Defective Audio Lead Sounds
Lead sounds are one of the key elements that makes a track work. Get it right and it rocks, get it wrong and the track loses kudos.
I don’t claim to know how every riff or lead is made but will go through a few simple sound design techniques that will help you add movement, sonic character and texture to your sounds.
Most of what I’ll explain can be applied to any elements in your track, using a variety of synths and DAWS.
Sound Design Basics
Let’s start with a few synth concepts. What makes up a lead sound? It’s essentially one or more oscillators and/or samples, playing a riff or sequence of notes. It can be made up from any number, combination or type of oscillator or sample, using varying synthesis methods. Whilst traditionally thought of as a synth line, leads riffs can (in my opinion) also incorporate percussive elements. There are endless possibilities as you know, and most importantly, no rules, just guidelines and imagination.
Here’s what we’ll be making, a Saw style lead using a Notch filter and FX. The lead was made using Rob Papen Blue.
And here’s is the same riff in context. Track courtesy of a recent engineered tune for Hard Jeli.
So how was it done?
Load Blue up and initialise the patch to zero all controls. This can be done from the Presets menu (clear).
Then dial in a Sawtooth waveform for OSC A. For this lead riff we need some pitch bend control so set the bend amount to 5 semitones up and an octave down. This can be changed depending on the riff you write and the pitch bend you require.
Here’s how it sounds when played in the same riff. I wont go into details for the notation (see attached midi file) but it includes some pitch bend and mod wheel control to add movement.
It sounds pretty good but needs to be bigger, wider, fatter, dirtier etc…
Now add OSC B with the same settings as OSC A but detune them apart 30 cents or so.
Then add some portamento to give it some edge on the note start. This gives each note a spit shape on the beginning as they return from other pitches.
Now add another oscillator. Set OSC C to SineSaw and lower it by 1 octave.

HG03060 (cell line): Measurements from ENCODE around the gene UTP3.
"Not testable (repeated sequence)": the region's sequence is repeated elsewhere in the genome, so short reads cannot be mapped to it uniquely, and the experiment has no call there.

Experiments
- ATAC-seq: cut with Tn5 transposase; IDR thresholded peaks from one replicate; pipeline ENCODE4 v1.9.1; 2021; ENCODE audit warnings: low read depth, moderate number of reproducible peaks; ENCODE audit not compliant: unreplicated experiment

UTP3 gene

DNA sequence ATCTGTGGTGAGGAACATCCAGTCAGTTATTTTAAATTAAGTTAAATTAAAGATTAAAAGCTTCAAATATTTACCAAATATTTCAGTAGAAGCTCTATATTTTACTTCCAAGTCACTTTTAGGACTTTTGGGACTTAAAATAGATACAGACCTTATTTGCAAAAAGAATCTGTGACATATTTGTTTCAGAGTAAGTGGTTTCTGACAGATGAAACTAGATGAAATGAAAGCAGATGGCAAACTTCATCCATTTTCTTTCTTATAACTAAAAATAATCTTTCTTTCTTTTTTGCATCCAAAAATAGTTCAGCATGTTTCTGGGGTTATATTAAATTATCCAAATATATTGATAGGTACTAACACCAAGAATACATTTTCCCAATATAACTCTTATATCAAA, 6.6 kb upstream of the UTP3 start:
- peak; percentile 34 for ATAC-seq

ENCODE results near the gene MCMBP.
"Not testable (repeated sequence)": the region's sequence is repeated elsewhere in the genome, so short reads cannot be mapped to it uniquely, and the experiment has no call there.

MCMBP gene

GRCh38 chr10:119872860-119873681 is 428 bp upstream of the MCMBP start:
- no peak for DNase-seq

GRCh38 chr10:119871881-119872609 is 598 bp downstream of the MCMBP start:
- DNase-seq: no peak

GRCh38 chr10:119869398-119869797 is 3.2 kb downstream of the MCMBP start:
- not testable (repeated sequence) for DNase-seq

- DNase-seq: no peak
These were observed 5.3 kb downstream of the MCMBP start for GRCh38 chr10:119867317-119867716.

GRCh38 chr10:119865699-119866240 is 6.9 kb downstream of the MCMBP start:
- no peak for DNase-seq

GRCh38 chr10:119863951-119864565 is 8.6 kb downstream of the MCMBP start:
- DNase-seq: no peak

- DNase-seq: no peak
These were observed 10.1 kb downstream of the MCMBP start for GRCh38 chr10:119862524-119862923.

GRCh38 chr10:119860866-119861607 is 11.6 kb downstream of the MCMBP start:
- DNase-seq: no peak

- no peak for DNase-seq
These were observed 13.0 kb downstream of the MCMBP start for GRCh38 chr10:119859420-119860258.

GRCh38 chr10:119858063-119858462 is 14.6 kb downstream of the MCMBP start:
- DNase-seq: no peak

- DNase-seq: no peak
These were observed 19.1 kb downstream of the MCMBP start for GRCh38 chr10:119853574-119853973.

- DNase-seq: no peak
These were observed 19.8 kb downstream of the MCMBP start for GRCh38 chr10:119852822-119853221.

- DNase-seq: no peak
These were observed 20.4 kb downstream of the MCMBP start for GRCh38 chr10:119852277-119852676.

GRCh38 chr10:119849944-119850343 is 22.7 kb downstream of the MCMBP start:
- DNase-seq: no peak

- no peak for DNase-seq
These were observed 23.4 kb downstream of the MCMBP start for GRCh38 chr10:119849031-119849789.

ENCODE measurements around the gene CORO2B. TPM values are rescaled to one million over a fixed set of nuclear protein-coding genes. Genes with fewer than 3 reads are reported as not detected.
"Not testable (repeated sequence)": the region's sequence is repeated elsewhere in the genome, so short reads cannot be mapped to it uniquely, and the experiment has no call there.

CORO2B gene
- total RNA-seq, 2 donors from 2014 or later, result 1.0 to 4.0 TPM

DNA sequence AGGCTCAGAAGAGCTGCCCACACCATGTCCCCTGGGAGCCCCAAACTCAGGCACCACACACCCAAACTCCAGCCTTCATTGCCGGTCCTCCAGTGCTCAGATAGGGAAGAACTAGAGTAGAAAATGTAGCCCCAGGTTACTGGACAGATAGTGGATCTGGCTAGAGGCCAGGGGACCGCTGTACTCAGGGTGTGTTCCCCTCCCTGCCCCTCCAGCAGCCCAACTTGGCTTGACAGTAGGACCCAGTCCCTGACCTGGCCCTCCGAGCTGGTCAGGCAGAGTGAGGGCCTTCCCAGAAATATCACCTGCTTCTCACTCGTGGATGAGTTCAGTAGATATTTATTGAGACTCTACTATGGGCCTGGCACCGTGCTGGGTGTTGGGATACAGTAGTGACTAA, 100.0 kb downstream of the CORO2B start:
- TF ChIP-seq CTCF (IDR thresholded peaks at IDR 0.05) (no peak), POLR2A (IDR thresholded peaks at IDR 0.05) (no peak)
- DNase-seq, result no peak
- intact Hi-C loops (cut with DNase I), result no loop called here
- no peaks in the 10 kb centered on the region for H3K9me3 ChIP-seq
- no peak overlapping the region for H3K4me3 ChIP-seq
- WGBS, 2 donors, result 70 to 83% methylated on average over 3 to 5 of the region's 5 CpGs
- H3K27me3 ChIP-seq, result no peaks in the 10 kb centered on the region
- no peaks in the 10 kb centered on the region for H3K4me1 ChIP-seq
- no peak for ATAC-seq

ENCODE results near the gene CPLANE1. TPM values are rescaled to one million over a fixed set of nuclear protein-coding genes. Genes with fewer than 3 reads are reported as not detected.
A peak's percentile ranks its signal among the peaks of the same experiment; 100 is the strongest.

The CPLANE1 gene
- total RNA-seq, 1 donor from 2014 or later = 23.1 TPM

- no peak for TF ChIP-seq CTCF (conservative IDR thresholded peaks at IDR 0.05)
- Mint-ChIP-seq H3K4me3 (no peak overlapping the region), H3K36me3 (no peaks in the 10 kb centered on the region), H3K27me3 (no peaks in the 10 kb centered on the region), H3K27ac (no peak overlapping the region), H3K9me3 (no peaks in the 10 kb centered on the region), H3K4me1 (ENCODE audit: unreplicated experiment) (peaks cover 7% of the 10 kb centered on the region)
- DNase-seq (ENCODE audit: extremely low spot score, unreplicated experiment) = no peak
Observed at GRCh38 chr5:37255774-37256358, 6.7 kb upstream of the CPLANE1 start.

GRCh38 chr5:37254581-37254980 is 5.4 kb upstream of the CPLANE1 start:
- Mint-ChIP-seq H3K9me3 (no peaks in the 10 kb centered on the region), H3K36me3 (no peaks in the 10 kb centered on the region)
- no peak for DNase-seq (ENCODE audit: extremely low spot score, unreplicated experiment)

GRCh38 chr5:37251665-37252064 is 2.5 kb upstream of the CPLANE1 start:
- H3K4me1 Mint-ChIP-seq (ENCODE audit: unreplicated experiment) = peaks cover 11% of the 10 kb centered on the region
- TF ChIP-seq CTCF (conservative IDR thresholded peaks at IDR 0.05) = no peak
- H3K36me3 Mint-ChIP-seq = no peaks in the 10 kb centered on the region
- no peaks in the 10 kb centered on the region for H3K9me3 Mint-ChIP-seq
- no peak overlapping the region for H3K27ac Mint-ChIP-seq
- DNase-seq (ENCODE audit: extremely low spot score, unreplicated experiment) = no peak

Then the cool bit. Some filters. For this lead we need to set both filters to Notch. Set filter A to 24dB Notch and filter B to 12dB Notch.
Dial in some mod wheel control to adjust filter A up 35% and filter B down 5% when the mod wheel is increased. This will twist the sound nicely.
Add some Q amount to both filters to taste. Around 25% will be fine and a bit of filter distortion for good measure.
We now need to route the oscillators to the filters. Route OSC A&B to filter A and OSC C to filter A&B.
Set the filter mode to Serial so they go one after another in the chain then route filter B output to FX A.
Now we get this!!
Call up the FX tab and add some Stereo Widener and Phaser (25% mix on both so not to destroy any mono compatibility). Check the screen shot for more detail here.
Set the FX routing to Serial.
The last stage is just to tuck the EQ in so it sits nicely with our track and add some choice effects to give the riff depth. I used Blue’s built in EQ to reduce the sub and add some top end bite. Then added the Logic Channel EQ to dip the low mids and push out the area I feel I wanted to hear more of.
I also added some echo using Delay Designer. The echos were filtered and panned.
Here’s how it sounds with the effects and EQ:
And the riff again in context in the track:
Download the source files here. Includes Blue bank containing patch and the midi file for the riff.